Hero Academy is a fun and addictive fantasy-themed combat-strategy game in which you play short, asynchronous turns against friends (through GameCenter or Facebook) or randomly matched opponents.
Each game is a face-off between two teams trying to advance and destroy the other team's fragile "crystals," with combatants moving horizontally or vertically across a small, chessboard-style grid. You have a "hand" of six tiles that you draw from a limited deck -- including new units, such as knights and wizards, and temporary and permanent power-ups, such as shields and healing potions. Each turn, you have to make the most of just five moves, each of which you can use to deploy a new unit, take an action for a unit (such as moving, attacking, or healing), or play a power-up from your hand. Do you advance your wizard to take advantage of a clump of enemies with a well-timed chain lightning? Or do you move your healer up so she's in a better position to help your vulnerable knight? Once you're done, you submit your turn to your opponent and then wait (maybe minutes, maybe days, depending on their punctuality) for a push notification to see what they do in response -- and since you can undo your moves before you submit your turn, you can experiment with different feints and sorties.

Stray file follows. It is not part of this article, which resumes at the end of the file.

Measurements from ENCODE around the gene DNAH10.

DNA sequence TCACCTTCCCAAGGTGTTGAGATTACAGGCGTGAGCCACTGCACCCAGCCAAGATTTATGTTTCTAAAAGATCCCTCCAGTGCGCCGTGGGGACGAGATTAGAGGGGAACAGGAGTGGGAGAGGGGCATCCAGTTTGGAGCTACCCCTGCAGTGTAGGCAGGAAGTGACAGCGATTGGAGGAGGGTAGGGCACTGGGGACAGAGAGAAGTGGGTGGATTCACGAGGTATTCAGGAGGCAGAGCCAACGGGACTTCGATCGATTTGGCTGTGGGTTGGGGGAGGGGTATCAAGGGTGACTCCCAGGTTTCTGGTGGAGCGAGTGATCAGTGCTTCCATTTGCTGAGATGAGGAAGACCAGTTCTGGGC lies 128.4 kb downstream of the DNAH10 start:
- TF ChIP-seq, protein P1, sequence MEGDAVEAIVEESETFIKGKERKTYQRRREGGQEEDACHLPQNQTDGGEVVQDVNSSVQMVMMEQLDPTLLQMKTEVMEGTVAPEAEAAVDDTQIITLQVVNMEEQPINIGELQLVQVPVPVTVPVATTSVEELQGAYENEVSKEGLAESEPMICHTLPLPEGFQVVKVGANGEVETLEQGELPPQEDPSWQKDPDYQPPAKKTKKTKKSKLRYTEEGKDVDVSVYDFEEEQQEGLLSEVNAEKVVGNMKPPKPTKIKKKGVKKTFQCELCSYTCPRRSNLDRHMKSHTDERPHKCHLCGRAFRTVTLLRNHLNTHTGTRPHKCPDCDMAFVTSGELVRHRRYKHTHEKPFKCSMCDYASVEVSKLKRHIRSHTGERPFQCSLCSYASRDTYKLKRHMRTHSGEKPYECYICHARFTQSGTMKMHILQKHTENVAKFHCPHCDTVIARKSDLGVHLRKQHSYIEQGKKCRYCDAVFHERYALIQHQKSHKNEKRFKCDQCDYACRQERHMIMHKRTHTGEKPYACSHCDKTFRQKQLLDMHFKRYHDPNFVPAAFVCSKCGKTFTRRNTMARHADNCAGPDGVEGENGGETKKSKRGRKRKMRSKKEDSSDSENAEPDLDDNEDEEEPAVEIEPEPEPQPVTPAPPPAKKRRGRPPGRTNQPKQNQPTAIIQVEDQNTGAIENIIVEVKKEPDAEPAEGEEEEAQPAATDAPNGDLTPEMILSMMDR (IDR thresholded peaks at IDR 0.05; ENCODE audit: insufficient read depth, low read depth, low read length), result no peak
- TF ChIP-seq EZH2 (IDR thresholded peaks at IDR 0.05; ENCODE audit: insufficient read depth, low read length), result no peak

The games comes with the straightforward Council team, but other teams with different strengths and weaknesses--currently the explosive-friendly Dwarves, life-leeching Dark Elves, and orc-like Tribe--are available as in-app purchases. Buying these teams adds a new level of strategy to the game, as you adapt to different match-ups, and (perhaps more importantly) it also removes the game's relentless ads.
While it's a small thing, it's nonetheless irritating: sometimes loading the game can lock it up and you'll often need to reload games to take your term. This is something I think will likely be fixed in coming updates, but it's worthy of note.
Hero Academy's asynchronous turns can take some getting used to (there's no solo mode to practice against an AI), but the fast pick-up-and-play turns and the addictive quality of juggling multiple match-ups at once makes this game a must for turn-based strategy fans.